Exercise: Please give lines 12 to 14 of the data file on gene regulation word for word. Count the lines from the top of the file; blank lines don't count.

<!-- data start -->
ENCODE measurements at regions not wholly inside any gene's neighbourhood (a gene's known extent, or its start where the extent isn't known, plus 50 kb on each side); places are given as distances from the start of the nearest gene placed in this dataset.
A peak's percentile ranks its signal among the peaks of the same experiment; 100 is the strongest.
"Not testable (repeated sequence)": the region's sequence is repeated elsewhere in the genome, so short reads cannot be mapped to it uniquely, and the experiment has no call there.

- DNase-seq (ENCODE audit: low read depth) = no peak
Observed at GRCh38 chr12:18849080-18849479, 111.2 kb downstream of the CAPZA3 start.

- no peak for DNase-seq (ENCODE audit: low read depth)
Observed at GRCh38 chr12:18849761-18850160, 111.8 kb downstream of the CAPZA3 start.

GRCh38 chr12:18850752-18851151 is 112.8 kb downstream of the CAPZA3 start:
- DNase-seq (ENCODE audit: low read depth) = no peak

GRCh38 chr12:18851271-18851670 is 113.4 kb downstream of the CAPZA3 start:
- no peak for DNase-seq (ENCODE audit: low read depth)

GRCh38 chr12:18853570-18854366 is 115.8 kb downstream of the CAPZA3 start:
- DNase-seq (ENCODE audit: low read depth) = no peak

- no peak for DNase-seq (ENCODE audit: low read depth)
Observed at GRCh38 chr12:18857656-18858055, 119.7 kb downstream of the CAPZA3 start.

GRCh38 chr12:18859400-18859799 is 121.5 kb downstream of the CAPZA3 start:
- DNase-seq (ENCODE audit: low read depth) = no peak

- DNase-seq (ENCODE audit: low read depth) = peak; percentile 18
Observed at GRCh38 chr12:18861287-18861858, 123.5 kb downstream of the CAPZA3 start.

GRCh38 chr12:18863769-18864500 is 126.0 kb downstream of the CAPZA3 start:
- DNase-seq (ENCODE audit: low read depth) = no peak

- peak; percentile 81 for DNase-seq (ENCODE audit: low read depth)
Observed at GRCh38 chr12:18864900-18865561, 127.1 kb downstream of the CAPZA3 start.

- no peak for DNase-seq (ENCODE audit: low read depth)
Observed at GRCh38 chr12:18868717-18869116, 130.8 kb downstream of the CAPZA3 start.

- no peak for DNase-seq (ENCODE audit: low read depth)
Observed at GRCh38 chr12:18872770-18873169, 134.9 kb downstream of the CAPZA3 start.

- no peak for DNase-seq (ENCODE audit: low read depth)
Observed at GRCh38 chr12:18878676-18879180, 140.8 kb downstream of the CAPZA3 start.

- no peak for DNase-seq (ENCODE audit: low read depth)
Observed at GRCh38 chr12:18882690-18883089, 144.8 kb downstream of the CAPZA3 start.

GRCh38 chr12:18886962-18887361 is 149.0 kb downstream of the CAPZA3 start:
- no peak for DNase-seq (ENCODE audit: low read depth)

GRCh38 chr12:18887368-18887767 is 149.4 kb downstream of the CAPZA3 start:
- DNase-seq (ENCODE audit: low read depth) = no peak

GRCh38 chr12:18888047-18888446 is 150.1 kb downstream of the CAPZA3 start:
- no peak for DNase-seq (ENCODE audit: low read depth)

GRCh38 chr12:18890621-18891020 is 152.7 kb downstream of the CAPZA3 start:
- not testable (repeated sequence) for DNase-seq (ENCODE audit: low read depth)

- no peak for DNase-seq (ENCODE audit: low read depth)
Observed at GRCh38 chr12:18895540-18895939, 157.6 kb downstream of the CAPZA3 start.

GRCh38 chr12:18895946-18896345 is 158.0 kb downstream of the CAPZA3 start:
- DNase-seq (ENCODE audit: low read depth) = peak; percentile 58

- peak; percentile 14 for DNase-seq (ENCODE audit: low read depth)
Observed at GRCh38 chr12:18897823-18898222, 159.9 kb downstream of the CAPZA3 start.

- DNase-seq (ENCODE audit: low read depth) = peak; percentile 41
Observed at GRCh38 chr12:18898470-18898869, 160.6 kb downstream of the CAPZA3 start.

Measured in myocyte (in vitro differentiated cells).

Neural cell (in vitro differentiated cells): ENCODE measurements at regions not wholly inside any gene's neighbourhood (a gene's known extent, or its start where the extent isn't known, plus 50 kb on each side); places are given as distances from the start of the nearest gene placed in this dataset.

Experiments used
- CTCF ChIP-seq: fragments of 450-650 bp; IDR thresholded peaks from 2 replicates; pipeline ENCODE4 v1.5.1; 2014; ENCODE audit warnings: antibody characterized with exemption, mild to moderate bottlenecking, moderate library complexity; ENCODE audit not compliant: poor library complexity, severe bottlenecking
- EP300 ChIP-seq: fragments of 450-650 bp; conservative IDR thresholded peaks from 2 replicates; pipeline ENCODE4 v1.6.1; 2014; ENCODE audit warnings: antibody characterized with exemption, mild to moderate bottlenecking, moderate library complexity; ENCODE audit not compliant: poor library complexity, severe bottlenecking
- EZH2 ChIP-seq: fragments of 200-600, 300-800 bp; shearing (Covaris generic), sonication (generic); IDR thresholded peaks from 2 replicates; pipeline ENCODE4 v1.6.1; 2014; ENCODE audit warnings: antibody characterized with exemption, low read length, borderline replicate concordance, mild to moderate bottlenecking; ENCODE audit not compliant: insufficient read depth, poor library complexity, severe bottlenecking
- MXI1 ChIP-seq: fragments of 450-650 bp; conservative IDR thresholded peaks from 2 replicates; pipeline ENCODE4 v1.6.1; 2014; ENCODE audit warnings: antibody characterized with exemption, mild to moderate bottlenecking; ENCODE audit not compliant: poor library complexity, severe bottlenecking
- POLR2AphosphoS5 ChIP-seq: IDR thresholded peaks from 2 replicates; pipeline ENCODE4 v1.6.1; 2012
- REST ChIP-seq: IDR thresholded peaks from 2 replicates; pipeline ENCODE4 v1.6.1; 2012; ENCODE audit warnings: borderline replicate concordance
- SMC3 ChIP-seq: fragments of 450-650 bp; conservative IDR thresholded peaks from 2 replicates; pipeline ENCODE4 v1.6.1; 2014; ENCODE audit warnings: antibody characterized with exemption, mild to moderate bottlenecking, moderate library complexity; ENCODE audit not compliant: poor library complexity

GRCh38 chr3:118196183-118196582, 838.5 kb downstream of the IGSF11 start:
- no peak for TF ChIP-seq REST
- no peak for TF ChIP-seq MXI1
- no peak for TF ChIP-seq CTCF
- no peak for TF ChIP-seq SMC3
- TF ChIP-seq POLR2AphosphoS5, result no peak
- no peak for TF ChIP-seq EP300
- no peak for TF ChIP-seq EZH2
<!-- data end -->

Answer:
GRCh38 chr12:18853570-18854366 is 115.8 kb downstream of the CAPZA3 start:
- DNase-seq (ENCODE audit: low read depth) = no peak

- no peak for DNase-seq (ENCODE audit: low read depth)